Sudan's military removed President Omar al Bashir from power on April 11, but the country's stakeholders are only now beginning to shape a new government. Before the country can organize elections or rewrite the constitution, however, authorities must grapple with how to outline a sustainable transition process that facilitates reform, provides effective governance and improves relations with the outside world.
Sudan's opposition is making its presence felt when it comes to determining the country's future direction. On April 28, the Transitional Military Council, which took control of Sudan after overthrowing longtime President Omar al Bashir on April 11, reached an important agreement with opposition parties under which both sides have agreed to form a joint military-civilian council.
The opposition parties, represented by the Forces of the Declaration of Freedom and Change, had abandoned negotiations with the military over Sudan's future last week, but the Transitional Military Council renewed its efforts to accommodate their concerns. In the end, three generals resigned from the council amid civilian accusations that several members of the council represent Islamist or al Bashir-era factions. At present, the military council and the civilian coalition are continuing negotiations to determine the composition of the joint panel and whether it will rule for two years, as initially announced by the military, or four years, as demanded by opposition parties.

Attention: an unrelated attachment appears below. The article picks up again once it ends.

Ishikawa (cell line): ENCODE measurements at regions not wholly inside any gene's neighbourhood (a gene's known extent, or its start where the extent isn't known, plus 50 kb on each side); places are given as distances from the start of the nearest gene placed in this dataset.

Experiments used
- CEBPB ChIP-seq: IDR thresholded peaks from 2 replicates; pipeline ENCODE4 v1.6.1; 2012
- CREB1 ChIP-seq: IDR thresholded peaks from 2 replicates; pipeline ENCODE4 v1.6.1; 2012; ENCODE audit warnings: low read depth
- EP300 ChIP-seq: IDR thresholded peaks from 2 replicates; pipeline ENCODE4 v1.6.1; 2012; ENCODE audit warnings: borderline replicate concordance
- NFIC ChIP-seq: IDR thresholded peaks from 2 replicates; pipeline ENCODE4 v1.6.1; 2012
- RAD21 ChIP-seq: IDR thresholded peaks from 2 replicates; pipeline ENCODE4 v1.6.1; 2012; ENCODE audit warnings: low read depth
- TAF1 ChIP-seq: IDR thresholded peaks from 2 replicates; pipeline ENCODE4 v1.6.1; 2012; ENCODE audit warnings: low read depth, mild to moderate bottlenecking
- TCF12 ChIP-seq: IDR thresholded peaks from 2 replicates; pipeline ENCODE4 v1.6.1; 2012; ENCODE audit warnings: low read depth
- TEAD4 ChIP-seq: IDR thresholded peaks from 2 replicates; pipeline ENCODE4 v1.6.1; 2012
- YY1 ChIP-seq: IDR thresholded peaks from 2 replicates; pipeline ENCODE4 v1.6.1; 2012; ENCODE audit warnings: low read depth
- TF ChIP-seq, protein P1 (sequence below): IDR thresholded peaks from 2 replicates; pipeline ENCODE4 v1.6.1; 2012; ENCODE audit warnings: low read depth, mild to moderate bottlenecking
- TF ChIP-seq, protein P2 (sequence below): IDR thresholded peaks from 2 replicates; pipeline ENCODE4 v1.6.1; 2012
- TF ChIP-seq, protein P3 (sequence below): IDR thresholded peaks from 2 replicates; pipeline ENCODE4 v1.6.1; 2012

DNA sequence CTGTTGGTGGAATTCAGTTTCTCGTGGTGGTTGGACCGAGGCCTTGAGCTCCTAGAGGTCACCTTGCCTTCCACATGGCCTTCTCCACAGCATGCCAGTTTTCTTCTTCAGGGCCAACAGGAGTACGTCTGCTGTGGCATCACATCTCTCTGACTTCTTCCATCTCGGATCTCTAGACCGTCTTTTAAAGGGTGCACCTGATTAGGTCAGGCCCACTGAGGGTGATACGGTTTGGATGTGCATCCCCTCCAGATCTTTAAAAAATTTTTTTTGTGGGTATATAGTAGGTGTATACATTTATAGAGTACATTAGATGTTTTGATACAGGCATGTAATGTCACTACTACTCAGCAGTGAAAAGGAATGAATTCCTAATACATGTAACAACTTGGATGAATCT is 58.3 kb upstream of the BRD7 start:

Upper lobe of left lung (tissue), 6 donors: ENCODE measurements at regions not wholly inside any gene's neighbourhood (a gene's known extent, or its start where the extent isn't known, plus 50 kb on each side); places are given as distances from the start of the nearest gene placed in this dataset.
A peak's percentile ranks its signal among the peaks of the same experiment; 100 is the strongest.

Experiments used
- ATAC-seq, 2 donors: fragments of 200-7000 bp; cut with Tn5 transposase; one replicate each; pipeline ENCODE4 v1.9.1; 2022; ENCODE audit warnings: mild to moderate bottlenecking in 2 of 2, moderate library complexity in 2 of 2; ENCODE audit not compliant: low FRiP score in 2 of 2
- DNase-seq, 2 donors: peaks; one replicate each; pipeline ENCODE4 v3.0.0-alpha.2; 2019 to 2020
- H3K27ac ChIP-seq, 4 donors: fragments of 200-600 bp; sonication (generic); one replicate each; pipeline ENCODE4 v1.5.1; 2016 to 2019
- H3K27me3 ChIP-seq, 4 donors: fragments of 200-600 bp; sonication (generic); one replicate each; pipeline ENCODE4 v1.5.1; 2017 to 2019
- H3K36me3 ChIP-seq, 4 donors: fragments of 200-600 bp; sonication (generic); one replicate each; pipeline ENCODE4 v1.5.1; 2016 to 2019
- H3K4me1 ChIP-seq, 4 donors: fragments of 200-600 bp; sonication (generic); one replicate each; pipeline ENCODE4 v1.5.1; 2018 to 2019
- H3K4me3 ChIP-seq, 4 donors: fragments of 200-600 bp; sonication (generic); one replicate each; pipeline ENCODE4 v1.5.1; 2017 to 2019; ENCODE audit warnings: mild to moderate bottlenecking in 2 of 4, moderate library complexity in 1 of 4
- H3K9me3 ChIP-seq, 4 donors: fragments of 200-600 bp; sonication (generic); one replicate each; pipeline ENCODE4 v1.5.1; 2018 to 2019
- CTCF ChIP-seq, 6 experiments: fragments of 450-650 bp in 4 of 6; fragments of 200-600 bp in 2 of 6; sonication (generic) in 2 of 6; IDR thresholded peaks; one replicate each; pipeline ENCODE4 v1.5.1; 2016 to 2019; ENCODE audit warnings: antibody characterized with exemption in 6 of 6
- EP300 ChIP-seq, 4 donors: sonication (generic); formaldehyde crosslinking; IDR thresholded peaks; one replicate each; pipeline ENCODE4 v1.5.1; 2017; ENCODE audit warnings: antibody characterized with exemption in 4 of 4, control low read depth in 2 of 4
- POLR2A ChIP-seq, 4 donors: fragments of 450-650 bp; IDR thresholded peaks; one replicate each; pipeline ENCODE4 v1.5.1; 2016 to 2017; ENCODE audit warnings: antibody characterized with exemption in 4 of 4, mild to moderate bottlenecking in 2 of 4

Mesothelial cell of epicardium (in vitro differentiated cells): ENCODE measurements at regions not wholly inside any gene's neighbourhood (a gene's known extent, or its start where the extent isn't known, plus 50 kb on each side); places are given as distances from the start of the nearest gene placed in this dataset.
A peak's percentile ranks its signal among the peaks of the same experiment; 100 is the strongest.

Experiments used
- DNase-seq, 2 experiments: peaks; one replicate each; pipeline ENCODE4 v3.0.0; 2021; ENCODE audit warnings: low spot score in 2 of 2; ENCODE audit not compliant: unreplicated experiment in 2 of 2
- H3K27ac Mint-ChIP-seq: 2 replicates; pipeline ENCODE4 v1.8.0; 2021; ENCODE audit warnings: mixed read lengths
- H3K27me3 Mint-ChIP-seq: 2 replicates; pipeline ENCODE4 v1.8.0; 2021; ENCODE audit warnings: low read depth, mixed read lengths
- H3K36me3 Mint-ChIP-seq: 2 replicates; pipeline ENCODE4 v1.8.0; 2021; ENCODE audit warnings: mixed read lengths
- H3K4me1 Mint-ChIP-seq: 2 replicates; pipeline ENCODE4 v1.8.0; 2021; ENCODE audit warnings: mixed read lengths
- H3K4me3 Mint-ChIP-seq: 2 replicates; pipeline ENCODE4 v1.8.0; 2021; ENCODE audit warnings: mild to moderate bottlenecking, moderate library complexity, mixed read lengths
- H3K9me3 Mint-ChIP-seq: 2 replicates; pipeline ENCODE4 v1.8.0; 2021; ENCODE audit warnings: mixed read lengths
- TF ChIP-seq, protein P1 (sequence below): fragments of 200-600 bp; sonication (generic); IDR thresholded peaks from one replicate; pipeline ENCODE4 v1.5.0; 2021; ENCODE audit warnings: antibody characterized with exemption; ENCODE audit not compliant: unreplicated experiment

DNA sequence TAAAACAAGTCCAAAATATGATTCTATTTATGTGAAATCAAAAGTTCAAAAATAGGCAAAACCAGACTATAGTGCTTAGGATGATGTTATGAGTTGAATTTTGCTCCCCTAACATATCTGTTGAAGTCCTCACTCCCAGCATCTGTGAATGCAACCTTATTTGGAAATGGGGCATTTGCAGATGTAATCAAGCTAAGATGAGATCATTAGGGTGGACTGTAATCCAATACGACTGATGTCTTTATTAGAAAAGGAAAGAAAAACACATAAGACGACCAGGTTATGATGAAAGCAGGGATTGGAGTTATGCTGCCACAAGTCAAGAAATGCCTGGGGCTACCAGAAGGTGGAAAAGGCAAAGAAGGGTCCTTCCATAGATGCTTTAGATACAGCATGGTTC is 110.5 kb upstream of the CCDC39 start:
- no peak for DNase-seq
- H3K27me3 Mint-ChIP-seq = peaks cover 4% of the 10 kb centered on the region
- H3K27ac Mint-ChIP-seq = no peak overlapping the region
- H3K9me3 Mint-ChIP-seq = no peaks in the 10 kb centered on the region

Why It Matters
The agreement shows that Sudan's opposition parties and protesters possess the strength to sway decisions by the Transitional Military Council, which has proved itself willing to act pragmatically. While the civilian protests in Khartoum helped the military oust al Bashir, these same demonstrations limit the army from exclusively controlling the transition process. In the end, the country's military elites can't govern effectively without the buy-in of the mobilized protest movement. The demonstrators' agitation will likely usher in significant domestic reform and smooth over relations with other countries that expressed concerns with the military's plans to rule for several years before organizing elections, allowing Sudan to perhaps obtain more economic support or convince Washington to remove Khartoum from the list of state sponsors of terrorism.
The country's military elites can't govern effectively without the buy-in of the mobilized protest movement.
On its own, the Transitional Military Council possesses little sustainable legitimacy, meaning the protest movement is forcing it to confront some of Sudan's more controversial issues. One such issue is the prominence of Islamist factions in the country. At present, the main Islamist party, the Popular Congress Party, has not participated in the negotiations to form a joint military-civilian council, while the military has even been forced to remove Islamist military leaders from its own panel. Still, in an attempt to mitigate potential resistance from religious conservatives, military leaders did stress that they would not make changes to the legal system, which is based on Shariah, before any elections. Nevertheless, disagreements between protesters and the Popular Congress Party may soon come to a head, as evidenced by demonstrators' interference with a party meeting in Khartoum on April 27. Ultimately, Sudan will have to go through a rocky transition process featuring the interests of various stakeholders until elections can install a more legitimate political system.